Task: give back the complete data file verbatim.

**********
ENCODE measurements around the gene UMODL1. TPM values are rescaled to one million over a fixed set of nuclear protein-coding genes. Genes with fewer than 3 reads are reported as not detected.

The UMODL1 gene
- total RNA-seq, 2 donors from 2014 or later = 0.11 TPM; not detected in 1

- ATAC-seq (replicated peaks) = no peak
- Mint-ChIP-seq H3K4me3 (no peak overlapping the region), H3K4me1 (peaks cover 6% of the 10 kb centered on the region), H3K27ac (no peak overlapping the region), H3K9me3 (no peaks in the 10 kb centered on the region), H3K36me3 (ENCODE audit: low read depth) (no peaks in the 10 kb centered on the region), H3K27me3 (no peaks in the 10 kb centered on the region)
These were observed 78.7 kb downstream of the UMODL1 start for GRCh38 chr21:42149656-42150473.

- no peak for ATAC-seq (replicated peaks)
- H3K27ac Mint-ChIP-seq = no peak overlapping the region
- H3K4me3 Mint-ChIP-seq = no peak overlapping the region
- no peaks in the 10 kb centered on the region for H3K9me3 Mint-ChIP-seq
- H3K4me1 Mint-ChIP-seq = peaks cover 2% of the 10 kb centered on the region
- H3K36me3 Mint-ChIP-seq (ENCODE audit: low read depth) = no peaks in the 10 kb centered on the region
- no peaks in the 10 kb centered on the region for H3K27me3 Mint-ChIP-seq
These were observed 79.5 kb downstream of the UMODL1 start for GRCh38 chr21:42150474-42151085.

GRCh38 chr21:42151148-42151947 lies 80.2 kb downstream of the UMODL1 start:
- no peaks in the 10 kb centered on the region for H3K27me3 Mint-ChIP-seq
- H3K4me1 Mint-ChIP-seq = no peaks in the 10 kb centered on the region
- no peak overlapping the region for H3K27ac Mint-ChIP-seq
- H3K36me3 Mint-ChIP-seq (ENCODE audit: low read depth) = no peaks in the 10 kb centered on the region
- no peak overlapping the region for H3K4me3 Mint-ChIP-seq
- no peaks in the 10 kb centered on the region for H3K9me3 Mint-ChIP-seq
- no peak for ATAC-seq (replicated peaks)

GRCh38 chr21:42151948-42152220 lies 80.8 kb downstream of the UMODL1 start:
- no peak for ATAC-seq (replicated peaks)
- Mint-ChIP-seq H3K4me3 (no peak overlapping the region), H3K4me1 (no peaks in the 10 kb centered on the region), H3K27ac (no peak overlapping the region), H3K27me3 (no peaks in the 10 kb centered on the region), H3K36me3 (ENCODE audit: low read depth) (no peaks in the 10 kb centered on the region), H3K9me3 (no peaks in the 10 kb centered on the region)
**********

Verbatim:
ENCODE measurements around the gene UMODL1. TPM values are rescaled to one million over a fixed set of nuclear protein-coding genes. Genes with fewer than 3 reads are reported as not detected.

The UMODL1 gene
- total RNA-seq, 2 donors from 2014 or later = 0.11 TPM; not detected in 1

- ATAC-seq (replicated peaks) = no peak
- Mint-ChIP-seq H3K4me3 (no peak overlapping the region), H3K4me1 (peaks cover 6% of the 10 kb centered on the region), H3K27ac (no peak overlapping the region), H3K9me3 (no peaks in the 10 kb centered on the region), H3K36me3 (ENCODE audit: low read depth) (no peaks in the 10 kb centered on the region), H3K27me3 (no peaks in the 10 kb centered on the region)
These were observed 78.7 kb downstream of the UMODL1 start for GRCh38 chr21:42149656-42150473.

- no peak for ATAC-seq (replicated peaks)
- H3K27ac Mint-ChIP-seq = no peak overlapping the region
- H3K4me3 Mint-ChIP-seq = no peak overlapping the region
- no peaks in the 10 kb centered on the region for H3K9me3 Mint-ChIP-seq
- H3K4me1 Mint-ChIP-seq = peaks cover 2% of the 10 kb centered on the region
- H3K36me3 Mint-ChIP-seq (ENCODE audit: low read depth) = no peaks in the 10 kb centered on the region
- no peaks in the 10 kb centered on the region for H3K27me3 Mint-ChIP-seq
These were observed 79.5 kb downstream of the UMODL1 start for GRCh38 chr21:42150474-42151085.

GRCh38 chr21:42151148-42151947 lies 80.2 kb downstream of the UMODL1 start:
- no peaks in the 10 kb centered on the region for H3K27me3 Mint-ChIP-seq
- H3K4me1 Mint-ChIP-seq = no peaks in the 10 kb centered on the region
- no peak overlapping the region for H3K27ac Mint-ChIP-seq
- H3K36me3 Mint-ChIP-seq (ENCODE audit: low read depth) = no peaks in the 10 kb centered on the region
- no peak overlapping the region for H3K4me3 Mint-ChIP-seq
- no peaks in the 10 kb centered on the region for H3K9me3 Mint-ChIP-seq
- no peak for ATAC-seq (replicated peaks)

GRCh38 chr21:42151948-42152220 lies 80.8 kb downstream of the UMODL1 start:
- no peak for ATAC-seq (replicated peaks)
- Mint-ChIP-seq H3K4me3 (no peak overlapping the region), H3K4me1 (no peaks in the 10 kb centered on the region), H3K27ac (no peak overlapping the region), H3K27me3 (no peaks in the 10 kb centered on the region), H3K36me3 (ENCODE audit: low read depth) (no peaks in the 10 kb centered on the region), H3K9me3 (no peaks in the 10 kb centered on the region)